What We Think, We Will Become


These past few months have been stressful for many of you. My heart has felt deeply for you all as I’ve heard about the job losses, the economy, the layoffs, the cutbacks, and every fear imaginable. These situations are all too real. But as viable as these issues are, I also realize that they have become the complete focus of so many offices. As Dick teaches, “What we think, we will become.”

Too many offices are assuming that their practices are going to be slower; and they have become just that. My advice for all of the offices I’ve worked with this year has been, “Let you listen to you and NOT to them.”

Fears have held back many from pursuing their hopes. Remember, on the other side of nothing is everything. Pursue, pursue, pursue your hopes and dreams for your practice. And just how do you do that? You make a decision to do so. You can’t think two thoughts at the same time. Choose your thoughts, and they will become reality. When negative thoughts creep in, get rid of them and replace them with positive ones.

Many offices never expect the good in their practices. They dwell on why their patients either can’t or won’t accept treatment. Unfortunately, they never share these concerns with their patients, and, thus, make choices for these patients. This simply is not acceptable. I’ve heard the business staff tell the doctor that a patient can’t afford anything. And then the dentist is influenced. I’ve also heard the clinical team suggest that they would waste time with certain patients because they can’t afford treatment. Thus the dentist is influenced.

No matter what the role or position in the practice, everyone has the same responsibility. Dentists, hygienists, dental assistants, financial coordinators, appointment engineers, and receptionists all must share with their patients what treatment options are best for them. It should be the patient’s choice to receive or refuse treatment.

I hear from many offices that patients will not accept treatment, and the staff assumes that it is the economy, they don’t have the money, or they have to go home and think about it first. But these are merely symptoms that usually reveal themselves when I ask, “Why would a patient want the treatment the dentist is recommending?” The typical response is that the dentist is the best, because he or she is so wonderful, because of his or her expertise, or because of the new technology that the office uses. But these will not be the reasons why patients will move forward with treatment. Please understand that you should all believe that your dentist is the best and offers the latest technology, and you should always share those positive features with your patients.

The reasons that patients will move forward with treatment are the benefits to the patient. Unfortunately, many offices have lost their focus, which should always be putting the patient first. Never assume for them. And listen, really listen, to your patients. It’s amazing how people respond when you truly take time to listen.

Recently, at a Barnesified office, a new patient was being interviewed in a private, relaxed environment. I’m sure the staff member performing the interview had many other duties waiting, but she chose to turn off the world for this gentleman. Were her other duties not important? Of course they were, but the patient was her top priority. As the staff member finished the interview, the patient said, “I never had anyone in a dental office take time to talk to me. It was so nice.” During their time together, the staff member found out this gentleman had many phobias about dental offices. The staff member and patient together decided that the benefits of treatment would help the patient overcome his fears by moving forward with veneers.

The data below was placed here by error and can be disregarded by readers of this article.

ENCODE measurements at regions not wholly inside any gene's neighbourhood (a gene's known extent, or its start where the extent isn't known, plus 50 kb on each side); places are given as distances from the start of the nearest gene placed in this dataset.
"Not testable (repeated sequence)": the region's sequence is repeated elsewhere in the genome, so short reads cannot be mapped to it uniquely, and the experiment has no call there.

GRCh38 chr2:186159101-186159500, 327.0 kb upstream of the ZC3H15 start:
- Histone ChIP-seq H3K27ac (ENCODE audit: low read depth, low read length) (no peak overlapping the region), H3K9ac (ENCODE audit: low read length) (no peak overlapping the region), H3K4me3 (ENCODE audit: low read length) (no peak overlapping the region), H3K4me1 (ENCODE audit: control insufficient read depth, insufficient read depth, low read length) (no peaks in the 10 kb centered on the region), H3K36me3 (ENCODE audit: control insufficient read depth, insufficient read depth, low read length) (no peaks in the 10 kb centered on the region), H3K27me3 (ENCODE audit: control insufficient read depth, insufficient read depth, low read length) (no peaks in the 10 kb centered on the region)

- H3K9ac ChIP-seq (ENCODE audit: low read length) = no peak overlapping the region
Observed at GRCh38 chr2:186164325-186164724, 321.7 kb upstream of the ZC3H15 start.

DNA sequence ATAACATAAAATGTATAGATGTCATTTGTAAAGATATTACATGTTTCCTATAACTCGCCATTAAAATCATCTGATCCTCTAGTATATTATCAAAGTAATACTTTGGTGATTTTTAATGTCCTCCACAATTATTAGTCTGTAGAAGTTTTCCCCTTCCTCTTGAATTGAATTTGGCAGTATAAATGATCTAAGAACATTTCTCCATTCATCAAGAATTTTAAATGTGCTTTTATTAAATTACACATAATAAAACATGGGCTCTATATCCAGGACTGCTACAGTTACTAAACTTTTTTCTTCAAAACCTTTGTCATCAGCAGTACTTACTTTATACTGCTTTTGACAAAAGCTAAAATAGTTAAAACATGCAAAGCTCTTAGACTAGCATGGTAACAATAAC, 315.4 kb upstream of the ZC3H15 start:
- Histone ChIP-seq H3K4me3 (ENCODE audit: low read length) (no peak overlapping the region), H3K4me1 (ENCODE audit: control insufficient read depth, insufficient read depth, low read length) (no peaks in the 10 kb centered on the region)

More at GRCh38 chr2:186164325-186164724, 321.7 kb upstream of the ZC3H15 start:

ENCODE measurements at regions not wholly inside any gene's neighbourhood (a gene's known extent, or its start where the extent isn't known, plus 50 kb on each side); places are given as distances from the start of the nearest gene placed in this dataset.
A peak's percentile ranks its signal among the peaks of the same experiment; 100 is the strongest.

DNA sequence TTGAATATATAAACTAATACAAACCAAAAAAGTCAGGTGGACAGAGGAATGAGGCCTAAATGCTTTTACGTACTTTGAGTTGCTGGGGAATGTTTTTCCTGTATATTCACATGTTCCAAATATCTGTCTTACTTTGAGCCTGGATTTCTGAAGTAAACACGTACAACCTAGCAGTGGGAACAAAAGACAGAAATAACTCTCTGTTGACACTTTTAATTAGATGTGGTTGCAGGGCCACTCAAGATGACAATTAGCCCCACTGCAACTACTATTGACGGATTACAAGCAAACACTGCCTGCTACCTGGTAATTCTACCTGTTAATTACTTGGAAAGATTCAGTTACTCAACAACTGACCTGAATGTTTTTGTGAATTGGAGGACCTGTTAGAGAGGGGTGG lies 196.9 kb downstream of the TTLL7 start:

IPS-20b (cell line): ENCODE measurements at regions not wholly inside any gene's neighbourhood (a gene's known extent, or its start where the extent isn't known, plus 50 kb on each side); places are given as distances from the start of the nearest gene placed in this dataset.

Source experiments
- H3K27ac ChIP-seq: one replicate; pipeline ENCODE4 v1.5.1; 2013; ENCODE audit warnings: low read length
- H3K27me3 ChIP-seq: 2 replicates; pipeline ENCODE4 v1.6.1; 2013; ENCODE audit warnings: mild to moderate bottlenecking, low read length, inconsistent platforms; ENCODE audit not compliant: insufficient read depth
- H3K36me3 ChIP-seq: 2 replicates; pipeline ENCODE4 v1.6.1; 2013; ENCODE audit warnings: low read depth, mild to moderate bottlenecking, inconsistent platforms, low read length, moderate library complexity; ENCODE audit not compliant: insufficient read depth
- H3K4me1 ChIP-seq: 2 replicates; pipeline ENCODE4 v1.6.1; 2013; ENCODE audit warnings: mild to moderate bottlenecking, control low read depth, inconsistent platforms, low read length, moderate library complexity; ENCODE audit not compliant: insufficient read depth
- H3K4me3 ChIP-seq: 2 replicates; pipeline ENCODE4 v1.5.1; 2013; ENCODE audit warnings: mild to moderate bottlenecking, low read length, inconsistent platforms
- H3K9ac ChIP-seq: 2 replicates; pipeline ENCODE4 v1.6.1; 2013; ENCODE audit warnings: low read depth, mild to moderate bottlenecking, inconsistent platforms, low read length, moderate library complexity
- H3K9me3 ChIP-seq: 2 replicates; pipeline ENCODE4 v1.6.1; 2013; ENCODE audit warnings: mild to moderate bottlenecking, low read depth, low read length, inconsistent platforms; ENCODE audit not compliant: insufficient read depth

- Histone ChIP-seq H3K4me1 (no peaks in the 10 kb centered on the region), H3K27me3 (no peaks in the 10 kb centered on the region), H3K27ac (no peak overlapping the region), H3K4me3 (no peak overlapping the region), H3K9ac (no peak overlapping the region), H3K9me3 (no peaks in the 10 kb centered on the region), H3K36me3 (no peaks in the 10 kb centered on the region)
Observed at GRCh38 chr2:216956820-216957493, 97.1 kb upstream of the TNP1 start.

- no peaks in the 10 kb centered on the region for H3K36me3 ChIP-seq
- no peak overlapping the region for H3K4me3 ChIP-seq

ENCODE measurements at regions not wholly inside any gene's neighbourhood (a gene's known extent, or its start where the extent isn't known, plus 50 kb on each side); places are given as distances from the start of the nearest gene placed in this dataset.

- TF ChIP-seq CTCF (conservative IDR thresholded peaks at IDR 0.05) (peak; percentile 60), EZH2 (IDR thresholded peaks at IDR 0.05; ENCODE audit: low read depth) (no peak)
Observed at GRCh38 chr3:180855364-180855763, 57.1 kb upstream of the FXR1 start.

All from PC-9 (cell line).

Then there is the lady who came in to have her teeth cleaned. The hygienist asked, “So how are your teeth?” The patient responded, as she was taking out her partial denture, by saying “I wish I had more teeth to eat with.” The hygienist said “Uh huh” and asked “What about your gums?” No discussion took place about possibilities to help the patient have more teeth. If she would have been informed about the available options, she could have received huge benefits. With dental implants, she could have more teeth to eat with, providing her with much better oral function.

The examples are endless, but here are a few more illustrations of specific ways patients can benefit from treatment:

  • The gentleman who wanted to look nice during parents’ weekend at his son’s college gained self-esteem.
  • The lady who wanted to smile and be able to show her teeth in photographs gained confidence.
  • The man who suffered discomfort for years and only went to the dentist when he could no longer tolerate the pain learned how new technology, combined with the dentist’s expertise, could provide helpful treatment. He learned that he would never have to hurt like that again. His benefit was less pain.

The benefits are as numerous as the individual stories. My advice is to really listen to your patients. Co-discovery will take place. You, the dentist, will make the diagnosis, but the patients will know they’ve been heard. Then they will become your ally. They will be eager to find the money to follow through with the treatment.

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Tawana Coleman was a practice development trainer with the Dr. Dick Barnes Group for more than 20 years. She worked with thousands of dental practices across the United States and Europe. The structure that she taught empowered dental practices to dramatically increase production. For any questions, email Tawana at rtcoleman@cox.net.


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